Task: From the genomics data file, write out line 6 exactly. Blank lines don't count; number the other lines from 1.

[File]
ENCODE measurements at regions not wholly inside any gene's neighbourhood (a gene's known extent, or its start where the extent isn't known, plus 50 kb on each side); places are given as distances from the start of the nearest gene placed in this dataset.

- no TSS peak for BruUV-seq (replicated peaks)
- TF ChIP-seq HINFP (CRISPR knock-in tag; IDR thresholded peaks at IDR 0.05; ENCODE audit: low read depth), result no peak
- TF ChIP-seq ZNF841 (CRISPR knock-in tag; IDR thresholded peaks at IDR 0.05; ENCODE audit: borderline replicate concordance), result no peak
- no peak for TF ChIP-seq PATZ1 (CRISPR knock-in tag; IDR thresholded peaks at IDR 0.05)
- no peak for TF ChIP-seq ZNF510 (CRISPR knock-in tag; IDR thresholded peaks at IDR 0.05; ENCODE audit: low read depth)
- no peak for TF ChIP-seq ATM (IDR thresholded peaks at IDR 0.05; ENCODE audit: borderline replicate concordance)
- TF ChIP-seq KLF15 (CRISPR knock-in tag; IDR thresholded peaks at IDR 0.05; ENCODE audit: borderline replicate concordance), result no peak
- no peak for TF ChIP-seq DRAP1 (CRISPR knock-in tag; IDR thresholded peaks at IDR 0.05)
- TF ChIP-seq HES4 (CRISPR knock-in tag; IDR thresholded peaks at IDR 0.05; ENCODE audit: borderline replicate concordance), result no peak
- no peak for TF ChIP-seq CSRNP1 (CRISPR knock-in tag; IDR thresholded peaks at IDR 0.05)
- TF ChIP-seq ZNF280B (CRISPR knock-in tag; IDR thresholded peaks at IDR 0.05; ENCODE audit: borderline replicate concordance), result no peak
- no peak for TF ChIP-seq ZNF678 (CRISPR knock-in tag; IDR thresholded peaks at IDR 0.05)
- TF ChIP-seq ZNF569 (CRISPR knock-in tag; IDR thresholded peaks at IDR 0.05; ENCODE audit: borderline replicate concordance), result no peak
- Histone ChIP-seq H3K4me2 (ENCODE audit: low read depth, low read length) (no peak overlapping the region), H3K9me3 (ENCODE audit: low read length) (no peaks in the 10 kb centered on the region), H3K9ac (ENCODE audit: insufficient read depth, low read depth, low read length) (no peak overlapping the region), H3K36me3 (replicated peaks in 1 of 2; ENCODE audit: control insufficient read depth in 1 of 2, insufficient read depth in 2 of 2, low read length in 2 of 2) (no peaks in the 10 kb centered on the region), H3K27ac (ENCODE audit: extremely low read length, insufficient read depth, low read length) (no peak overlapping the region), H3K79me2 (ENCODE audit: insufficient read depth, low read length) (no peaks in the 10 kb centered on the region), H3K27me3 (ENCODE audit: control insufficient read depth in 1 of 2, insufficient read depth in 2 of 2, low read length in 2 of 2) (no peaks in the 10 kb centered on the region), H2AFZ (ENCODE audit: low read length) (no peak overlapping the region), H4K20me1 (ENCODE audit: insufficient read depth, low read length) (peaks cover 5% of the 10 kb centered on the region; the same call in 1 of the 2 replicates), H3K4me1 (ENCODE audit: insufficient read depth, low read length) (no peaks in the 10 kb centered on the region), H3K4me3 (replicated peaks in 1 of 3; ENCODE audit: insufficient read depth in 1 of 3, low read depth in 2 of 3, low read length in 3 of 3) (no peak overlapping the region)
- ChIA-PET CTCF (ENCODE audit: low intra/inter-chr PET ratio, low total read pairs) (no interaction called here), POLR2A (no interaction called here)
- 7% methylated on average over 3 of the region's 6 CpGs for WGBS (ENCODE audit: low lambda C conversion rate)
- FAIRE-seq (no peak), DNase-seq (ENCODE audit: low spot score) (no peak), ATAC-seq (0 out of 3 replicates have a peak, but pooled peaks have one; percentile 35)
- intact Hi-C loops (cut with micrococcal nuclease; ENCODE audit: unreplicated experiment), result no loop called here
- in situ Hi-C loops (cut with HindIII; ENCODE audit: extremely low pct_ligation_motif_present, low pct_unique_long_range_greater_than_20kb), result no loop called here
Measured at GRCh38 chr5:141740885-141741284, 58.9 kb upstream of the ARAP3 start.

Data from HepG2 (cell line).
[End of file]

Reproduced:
- no peak for TF ChIP-seq ZNF510 (CRISPR knock-in tag; IDR thresholded peaks at IDR 0.05; ENCODE audit: low read depth)